Toronto Film Festival

Boy Kills World – first-look review

By Charles Bramesco

A deaf-mute young man swears revenge on the group that murdered his family in Moritz Mohr's bloodthirsty but tedious directorial debut.

Dream Scenario – first-look review

By Mark Asch

Nicolas Cage plays an otherwise unremarkable college professor who unexpectedly finds himself appearing in peoples' dreams in Kristoffer Borgli's latest satire.

Poolman – first-look review

By Charles Bramesco

There’s a whole lot of Chinatown in Chris Pine’s directorial debut Poolman, an Angeleno neo-noir with a script that gives Robert Towne more than fair grounds to sue for damages.

Next Goal Wins – first-look review

By Mark Asch

Taika Waititi is way-too eager to please with this aggressively feel-good comic fictionalisation of the lovely 2014 documentary of the same name.

Woman of the Hour – first-look review

By Charles Bramesco

Anna Kendrick’s directorial debut, about a abused upstart actress and a serial killer in her midst, says all the right things, but too loud and too often.

Do Not Expect Too Much from the End of the World – first-look review

By Mark Asch

The new film from one of Romania's foremost cine-ironists, Radu Jude, is a glorious, poisonous, everything-in-the-pot treatise on the state of the world today.

Les Indésirables – first-look review

By Mark Asch

Ladj Ly’s follow-up to his Cesar award-winning Les Misérables is a hyperbolic state-of-the-nation address that lacks the logic and fire of that first feature.

The Boy and the Heron – first-look review

By Mark Asch

Less a swansong and more a heronsong from the Japanese maestro Hayao Miyazaki, a mystical and ambitious message of hope for the future.

The Royal Hotel – first-look review

By Mark Asch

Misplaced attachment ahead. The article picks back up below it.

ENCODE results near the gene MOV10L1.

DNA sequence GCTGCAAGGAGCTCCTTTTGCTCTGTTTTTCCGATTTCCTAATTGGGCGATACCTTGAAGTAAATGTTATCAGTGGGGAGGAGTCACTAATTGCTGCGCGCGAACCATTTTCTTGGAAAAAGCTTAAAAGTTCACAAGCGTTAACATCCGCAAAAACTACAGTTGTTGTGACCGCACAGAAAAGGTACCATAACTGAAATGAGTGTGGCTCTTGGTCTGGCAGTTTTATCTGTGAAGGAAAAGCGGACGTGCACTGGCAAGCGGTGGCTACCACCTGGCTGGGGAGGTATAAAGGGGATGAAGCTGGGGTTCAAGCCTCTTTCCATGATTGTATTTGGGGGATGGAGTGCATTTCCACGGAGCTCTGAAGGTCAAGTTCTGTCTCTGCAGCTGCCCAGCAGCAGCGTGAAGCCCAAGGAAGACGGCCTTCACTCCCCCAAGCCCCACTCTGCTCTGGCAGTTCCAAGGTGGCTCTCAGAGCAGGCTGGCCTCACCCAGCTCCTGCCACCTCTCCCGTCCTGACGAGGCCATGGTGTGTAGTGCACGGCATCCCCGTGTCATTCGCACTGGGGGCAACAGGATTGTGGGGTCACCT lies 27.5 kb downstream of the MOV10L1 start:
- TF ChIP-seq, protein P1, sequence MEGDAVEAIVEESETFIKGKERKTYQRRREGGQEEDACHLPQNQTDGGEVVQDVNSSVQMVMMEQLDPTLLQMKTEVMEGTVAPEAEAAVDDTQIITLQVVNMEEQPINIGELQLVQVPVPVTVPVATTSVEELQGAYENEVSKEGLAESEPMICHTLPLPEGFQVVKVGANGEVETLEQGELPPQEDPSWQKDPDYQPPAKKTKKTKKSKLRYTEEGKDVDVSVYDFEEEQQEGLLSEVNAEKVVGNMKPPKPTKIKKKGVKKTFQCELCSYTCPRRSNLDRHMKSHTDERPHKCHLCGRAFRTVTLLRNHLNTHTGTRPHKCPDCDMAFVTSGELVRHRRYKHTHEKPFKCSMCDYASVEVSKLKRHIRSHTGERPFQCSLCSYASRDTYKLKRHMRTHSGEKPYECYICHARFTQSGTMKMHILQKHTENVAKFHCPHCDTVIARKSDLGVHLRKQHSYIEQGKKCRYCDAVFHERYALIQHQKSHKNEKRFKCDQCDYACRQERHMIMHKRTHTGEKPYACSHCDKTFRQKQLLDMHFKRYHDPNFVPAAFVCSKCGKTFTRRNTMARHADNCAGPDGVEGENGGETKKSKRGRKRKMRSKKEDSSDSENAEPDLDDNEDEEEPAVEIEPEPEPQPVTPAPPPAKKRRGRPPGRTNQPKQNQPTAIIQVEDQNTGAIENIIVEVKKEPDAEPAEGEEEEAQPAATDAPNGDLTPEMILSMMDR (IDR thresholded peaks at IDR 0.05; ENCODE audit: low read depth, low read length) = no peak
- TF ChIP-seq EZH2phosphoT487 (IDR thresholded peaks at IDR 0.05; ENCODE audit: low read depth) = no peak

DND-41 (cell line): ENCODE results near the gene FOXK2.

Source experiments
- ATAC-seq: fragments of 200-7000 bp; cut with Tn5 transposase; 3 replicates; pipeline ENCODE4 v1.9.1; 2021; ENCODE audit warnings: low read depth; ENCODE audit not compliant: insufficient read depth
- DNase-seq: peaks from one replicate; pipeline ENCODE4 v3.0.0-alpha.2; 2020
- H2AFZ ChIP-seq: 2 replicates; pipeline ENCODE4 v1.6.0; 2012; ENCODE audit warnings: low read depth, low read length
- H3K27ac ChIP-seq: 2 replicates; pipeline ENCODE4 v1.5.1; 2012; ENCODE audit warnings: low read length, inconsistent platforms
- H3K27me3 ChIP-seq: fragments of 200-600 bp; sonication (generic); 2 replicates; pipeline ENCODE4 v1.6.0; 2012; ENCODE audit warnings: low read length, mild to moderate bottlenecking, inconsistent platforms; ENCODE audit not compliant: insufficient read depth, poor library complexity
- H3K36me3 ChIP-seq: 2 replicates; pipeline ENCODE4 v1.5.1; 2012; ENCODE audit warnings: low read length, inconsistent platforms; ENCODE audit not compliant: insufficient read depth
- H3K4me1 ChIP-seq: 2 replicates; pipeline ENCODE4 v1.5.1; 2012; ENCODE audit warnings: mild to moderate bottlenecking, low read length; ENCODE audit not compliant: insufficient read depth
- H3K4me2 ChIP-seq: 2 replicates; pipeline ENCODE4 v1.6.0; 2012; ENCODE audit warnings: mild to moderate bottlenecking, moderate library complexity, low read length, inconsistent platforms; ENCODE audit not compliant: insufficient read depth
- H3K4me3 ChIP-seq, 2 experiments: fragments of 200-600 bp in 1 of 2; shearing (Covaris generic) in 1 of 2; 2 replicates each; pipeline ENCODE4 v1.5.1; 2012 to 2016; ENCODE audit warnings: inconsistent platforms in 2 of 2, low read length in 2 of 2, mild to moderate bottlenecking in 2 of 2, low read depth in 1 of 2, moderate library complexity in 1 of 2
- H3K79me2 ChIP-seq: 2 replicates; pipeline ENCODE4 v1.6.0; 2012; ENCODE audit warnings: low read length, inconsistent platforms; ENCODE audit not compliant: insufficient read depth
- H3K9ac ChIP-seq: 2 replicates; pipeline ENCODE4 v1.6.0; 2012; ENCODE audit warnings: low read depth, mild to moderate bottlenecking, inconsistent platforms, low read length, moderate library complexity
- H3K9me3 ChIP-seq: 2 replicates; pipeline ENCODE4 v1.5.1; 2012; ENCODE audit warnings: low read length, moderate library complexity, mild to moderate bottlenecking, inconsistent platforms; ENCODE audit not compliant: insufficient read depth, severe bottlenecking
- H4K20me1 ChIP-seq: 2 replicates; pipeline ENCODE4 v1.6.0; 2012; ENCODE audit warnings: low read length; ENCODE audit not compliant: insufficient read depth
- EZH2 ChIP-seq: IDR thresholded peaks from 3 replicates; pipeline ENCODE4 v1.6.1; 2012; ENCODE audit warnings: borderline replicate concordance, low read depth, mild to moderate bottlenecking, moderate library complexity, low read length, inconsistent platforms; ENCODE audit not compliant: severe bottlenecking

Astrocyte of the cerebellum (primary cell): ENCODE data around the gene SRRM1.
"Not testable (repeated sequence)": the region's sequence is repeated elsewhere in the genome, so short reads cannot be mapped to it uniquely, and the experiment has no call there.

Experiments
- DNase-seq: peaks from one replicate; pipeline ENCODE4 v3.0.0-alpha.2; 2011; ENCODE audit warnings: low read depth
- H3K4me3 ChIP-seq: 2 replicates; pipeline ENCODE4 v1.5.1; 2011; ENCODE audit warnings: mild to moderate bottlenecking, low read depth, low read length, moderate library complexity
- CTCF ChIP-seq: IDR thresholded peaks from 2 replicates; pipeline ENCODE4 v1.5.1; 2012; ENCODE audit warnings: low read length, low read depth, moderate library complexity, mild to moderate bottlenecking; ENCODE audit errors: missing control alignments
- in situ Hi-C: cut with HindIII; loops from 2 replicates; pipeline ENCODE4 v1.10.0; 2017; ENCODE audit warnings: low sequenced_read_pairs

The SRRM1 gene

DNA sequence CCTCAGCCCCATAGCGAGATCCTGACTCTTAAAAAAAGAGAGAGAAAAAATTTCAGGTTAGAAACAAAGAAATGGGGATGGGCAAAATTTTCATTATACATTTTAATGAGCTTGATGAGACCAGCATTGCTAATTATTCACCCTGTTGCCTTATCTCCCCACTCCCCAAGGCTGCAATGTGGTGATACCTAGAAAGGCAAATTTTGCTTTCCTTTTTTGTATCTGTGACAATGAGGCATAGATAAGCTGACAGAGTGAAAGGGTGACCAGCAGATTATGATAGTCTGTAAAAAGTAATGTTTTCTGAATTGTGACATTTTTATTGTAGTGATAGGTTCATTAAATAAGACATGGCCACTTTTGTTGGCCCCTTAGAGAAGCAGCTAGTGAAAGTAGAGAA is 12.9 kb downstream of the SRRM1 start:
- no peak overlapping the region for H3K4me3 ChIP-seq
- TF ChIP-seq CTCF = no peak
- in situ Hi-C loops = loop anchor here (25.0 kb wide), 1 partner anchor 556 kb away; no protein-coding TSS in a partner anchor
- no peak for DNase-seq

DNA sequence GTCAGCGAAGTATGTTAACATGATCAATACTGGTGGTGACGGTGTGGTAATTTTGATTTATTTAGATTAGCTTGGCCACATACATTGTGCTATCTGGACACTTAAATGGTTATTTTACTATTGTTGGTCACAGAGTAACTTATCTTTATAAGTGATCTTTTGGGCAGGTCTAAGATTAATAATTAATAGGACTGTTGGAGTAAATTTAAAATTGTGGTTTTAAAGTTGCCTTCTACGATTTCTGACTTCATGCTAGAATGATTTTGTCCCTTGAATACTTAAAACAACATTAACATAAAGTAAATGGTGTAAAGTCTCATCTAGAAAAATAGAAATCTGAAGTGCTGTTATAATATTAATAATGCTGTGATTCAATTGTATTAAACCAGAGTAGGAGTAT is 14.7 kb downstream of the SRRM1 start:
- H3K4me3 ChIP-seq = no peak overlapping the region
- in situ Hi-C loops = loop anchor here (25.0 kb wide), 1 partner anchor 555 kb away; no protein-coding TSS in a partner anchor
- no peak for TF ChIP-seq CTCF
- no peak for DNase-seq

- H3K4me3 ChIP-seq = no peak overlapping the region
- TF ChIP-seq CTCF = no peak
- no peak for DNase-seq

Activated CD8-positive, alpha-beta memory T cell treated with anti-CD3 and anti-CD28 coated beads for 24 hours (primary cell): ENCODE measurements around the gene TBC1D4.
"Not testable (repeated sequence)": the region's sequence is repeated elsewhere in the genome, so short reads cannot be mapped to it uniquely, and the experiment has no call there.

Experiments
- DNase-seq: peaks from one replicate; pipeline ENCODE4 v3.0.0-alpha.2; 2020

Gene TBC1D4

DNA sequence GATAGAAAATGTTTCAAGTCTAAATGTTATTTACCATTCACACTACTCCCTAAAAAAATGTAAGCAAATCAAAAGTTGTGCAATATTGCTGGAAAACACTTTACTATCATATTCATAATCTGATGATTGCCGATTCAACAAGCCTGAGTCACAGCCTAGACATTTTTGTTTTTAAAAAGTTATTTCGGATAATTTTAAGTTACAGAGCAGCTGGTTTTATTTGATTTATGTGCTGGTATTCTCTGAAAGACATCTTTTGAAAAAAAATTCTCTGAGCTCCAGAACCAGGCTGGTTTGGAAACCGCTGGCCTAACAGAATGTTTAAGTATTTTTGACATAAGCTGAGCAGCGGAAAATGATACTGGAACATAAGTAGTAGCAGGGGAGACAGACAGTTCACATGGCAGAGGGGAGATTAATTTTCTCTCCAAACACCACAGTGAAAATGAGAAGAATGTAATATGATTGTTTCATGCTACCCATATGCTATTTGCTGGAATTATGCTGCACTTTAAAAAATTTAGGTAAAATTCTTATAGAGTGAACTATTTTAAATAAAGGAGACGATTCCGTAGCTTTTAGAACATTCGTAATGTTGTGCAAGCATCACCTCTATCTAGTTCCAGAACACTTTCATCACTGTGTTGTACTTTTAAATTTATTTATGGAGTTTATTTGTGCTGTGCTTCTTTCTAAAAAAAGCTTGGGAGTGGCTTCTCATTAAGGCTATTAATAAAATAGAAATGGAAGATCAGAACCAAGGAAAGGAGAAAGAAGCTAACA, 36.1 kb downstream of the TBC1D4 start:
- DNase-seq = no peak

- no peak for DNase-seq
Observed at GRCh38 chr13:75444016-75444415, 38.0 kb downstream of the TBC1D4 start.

More cinema of ominous discomfort from Kitty Green as she takes us to an out-of-the-way Australian boozer for some low-boiling violence.

TIFF’s Midnight Madness serves up controversy as well as gore

By Michelle Krasovitski

Amidst Weird Al and werewolves, there was another boogeyman at TIFF this year: copyright law.

Bruiser – first-look review

By Alexandria Slater

Miles Warren explores the dichotomy of nature vs nurture through a lost teenager’s longing for paternal guidance.

Prisoner’s Daughter – first-look review

By Alexandria Slater

Brian Cox plays a dying convict trying to free himself from the prison of his past through forgiveness of his daughter in Catherine Hardwicke’s formulaic family drama.

Empire of Light – first-look review

By Mark Asch

Olivia Colman channels her inner Anna Karina in director Sam Mendes’ mawkish ode to the magic of the movies.

A Jazzman’s Blues – first-look review

By Charles Bramesco

Tyler Perry tries his hand at serious-minded filmmaking with this overwrought Deep South melodrama.

The Greatest Beer Run Ever – first-look review

By Mark Asch

Zac Efron goes on a mission to bring tinnies to the troops in this banter-y Vietnam War movie misfire from Peter Farrelly.

Devotion – first-look review

By Mark Asch

Jonathan Majors and Glen Powell star as Navy pilots in JD Dillard's superficial rendering of America’s forgotten war.

Susie Searches – first-look review

By Ryan Coleman

Sophie Kargman attempts to expand her 2020 short film into a feature-length picture, with mixed results.

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Little White Lies was established in 2005 as a bi-monthly print magazine committed to championing great movies and the talented people who make them. Combining cutting-edge design, illustration and journalism, we’ve been described as being “at the vanguard of the independent publishing movement.” Our reviews feature a unique tripartite ranking system that captures the different aspects of the movie-going experience. We believe in Truth & Movies.